# strtod (3)

# NAME

strtod, strtof, strtold - convert ASCII string to floating-point number# SYNOPSIS

**#include <stdlib.h>**

**double strtod(const char ***

*nptr*

**, char ****

*endptr*

**);**

**float strtof(const char ***

*nptr*

**, char ****

*endptr*

**);**

**long double strtold(const char ***

*nptr*

**, char ****

*endptr*

**);**

Feature Test Macro Requirements for glibc (see

**feature_test_macros**(7)):

**strtof**(),

**strtold**():

_ISOC99_SOURCE || _POSIX_C_SOURCE >= 200112L

# DESCRIPTION

The**strtod**(),

**strtof**(), and

**strtold**() functions convert the initial portion of the string pointed to by

*nptr*to

*double*,

*float*, and

*long double*representation, respectively. The expected form of the (initial portion of the) string is optional leading white space as recognized by

**isspace**(3), an optional plus ('+') or minus sign ('-') and then either (i) a decimal number, or (ii) a hexadecimal number, or (iii) an infinity, or (iv) a NAN (not-a-number). A

*decimal number*consists of a nonempty sequence of decimal digits possibly containing a radix character (decimal point, locale-dependent, usually '.'), optionally followed by a decimal exponent. A decimal exponent consists of an 'E' or 'e', followed by an optional plus or minus sign, followed by a nonempty sequence of decimal digits, and indicates multiplication by a power of 10. A

*hexadecimal number*consists of a "0x" or "0X" followed by a nonempty sequence of hexadecimal digits possibly containing a radix character, optionally followed by a binary exponent. A binary exponent consists of a 'P' or 'p', followed by an optional plus or minus sign, followed by a nonempty sequence of decimal digits, and indicates multiplication by a power of 2. At least one of radix character and binary exponent must be present. An

*infinity*is either "INF" or "INFINITY", disregarding case. A

*NAN*is "NAN" (disregarding case) optionally followed by a string,

*(n-char-sequence)*, where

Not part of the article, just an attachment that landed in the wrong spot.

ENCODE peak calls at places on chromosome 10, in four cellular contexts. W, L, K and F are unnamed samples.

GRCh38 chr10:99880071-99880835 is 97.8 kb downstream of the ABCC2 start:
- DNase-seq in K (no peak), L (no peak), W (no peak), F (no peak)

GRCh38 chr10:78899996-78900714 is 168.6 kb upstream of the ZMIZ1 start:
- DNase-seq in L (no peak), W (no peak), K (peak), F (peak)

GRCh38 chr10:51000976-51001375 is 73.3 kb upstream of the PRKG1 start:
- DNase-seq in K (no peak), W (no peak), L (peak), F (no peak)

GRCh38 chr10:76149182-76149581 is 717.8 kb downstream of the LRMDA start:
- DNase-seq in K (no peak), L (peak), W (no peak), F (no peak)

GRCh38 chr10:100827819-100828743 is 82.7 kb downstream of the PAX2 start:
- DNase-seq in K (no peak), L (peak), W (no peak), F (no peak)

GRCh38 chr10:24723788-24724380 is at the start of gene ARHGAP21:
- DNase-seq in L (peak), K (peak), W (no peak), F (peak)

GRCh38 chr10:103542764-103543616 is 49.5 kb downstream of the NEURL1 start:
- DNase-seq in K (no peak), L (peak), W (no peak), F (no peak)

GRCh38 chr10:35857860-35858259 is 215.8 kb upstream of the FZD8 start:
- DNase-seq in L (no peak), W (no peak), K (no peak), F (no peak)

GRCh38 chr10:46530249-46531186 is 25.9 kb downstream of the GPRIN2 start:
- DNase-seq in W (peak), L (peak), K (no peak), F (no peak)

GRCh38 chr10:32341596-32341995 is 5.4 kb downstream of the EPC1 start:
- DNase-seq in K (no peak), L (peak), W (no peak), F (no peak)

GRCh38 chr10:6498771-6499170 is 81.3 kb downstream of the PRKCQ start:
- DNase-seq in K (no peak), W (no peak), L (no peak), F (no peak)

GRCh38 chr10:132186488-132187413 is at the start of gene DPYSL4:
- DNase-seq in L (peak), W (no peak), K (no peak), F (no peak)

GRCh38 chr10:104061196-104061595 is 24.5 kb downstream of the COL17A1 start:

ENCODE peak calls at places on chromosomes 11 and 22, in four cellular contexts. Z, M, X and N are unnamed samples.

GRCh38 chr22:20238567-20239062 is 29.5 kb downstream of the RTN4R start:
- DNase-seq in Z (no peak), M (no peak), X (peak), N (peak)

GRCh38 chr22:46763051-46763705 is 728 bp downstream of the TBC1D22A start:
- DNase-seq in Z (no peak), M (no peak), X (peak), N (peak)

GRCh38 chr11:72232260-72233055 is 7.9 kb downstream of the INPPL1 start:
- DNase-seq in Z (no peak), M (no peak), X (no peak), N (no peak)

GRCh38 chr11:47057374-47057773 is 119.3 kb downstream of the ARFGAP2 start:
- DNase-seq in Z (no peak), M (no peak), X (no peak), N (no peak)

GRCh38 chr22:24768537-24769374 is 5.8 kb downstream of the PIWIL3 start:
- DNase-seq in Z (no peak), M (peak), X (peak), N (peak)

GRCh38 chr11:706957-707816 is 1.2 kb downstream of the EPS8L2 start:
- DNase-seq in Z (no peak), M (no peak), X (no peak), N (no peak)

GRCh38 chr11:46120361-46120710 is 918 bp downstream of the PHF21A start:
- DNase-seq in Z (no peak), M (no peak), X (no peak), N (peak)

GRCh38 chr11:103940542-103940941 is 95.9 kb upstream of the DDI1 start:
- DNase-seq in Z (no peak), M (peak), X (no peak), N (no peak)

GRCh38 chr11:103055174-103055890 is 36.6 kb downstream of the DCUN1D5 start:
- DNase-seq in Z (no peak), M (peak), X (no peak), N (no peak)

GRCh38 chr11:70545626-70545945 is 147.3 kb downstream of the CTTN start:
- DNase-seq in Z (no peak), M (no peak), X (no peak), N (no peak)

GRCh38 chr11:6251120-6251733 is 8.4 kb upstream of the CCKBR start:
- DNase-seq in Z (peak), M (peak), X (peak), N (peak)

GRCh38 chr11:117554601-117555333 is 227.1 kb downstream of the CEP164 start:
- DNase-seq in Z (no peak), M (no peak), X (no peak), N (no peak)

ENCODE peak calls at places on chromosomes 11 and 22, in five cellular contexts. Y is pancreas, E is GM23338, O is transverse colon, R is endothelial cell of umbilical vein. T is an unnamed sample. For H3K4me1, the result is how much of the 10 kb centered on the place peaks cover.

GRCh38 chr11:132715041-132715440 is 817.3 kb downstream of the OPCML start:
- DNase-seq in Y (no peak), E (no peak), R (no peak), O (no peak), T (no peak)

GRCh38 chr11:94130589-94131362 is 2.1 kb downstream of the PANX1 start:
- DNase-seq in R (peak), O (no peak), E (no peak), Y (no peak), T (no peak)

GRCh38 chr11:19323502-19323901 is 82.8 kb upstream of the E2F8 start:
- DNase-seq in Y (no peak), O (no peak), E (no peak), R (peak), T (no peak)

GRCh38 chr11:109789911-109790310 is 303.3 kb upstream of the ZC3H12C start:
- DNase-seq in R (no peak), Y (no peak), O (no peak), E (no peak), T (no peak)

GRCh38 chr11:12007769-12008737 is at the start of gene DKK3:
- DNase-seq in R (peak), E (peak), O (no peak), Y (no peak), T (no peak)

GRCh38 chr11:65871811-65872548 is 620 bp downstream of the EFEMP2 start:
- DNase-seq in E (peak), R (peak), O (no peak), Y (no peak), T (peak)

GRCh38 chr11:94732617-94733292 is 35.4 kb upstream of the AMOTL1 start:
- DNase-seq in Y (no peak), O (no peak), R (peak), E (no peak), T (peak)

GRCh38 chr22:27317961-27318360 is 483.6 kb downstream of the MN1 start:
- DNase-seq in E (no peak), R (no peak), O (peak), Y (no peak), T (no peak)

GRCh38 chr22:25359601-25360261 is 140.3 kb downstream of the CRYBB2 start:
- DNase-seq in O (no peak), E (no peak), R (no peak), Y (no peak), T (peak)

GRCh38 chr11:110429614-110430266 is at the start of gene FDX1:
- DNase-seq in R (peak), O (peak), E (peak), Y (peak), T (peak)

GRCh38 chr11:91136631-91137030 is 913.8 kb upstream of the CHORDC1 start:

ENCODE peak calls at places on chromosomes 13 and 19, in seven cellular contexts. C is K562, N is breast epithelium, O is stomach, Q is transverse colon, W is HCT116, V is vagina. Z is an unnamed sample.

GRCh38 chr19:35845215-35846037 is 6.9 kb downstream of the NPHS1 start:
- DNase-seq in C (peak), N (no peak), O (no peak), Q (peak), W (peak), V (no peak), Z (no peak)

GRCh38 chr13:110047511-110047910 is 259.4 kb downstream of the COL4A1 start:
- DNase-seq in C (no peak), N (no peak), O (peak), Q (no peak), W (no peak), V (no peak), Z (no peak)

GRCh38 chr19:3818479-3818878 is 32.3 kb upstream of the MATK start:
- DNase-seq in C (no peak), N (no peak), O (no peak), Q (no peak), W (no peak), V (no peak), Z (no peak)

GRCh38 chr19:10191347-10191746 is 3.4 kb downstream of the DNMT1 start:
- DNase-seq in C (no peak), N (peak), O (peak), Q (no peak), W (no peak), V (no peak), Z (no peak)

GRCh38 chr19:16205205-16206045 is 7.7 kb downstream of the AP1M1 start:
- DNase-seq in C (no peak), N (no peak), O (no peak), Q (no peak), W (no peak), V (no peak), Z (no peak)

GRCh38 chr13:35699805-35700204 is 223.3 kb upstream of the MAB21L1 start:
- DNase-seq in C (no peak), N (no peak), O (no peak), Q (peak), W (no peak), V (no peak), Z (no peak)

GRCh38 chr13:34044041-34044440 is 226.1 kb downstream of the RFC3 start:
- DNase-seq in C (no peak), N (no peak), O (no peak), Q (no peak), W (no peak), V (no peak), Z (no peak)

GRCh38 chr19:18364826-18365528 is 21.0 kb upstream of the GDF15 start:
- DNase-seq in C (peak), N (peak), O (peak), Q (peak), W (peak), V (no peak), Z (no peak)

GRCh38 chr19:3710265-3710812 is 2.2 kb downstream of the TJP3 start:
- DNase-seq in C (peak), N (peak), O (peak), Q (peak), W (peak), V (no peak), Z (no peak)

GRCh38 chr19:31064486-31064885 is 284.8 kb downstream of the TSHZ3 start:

*n-char-sequence*specifies in an implementation-dependent way the type of NAN (see NOTES).

# RETURN VALUE

These functions return the converted value, if any. If*endptr*is not NULL, a pointer to the character after the last character used in the conversion is stored in the location referenced by

*endptr*. If no conversion is performed, zero is returned and (unless

*endptr*is null) the value of

*nptr*is stored in the location referenced by

*endptr*. If the correct value would cause overflow, plus or minus

**HUGE_VAL**(

**HUGE_VALF**,

**HUGE_VALL**) is returned (according to the sign of the value), and

**ERANGE**is stored in

*errno*. If the correct value would cause underflow, zero is returned and

**ERANGE**is stored in

*errno*.

# ERRORS

**ERANGE**- Overflow or underflow occurred.

# ATTRIBUTES

For an explanation of the terms used in this section, see**attributes**(7).

Interface | Attribute | Value |

strtod (), strtof (), strtold () | Thread safety | MT-Safe locale |

# CONFORMING TO

POSIX.1-2001, POSIX.1-2008, C99.**strtod**() was also described in C89.

# NOTES

Since 0 can legitimately be returned on both success and failure, the calling program should set*errno*to 0 before the call, and then determine if an error occurred by checking whether

*errno*has a nonzero value after the call. In the glibc implementation, the

*n-char-sequence*that optionally follows "NAN" is interpreted as an integer number (with an optional '0' or '0x' prefix to select base 8 or 16) that is to be placed in the mantissa component of the returned value.

# EXAMPLE

See the example on the**strtol**(3) manual page; the use of the functions described in this manual page is similar.

# SEE ALSO

**atof**(3),

**atoi**(3),

**atol**(3),

**nan**(3),

**nanf**(3),

**nanl**(3),

**strfromd**(3),

**strtol**(3),

**strtoul**(3)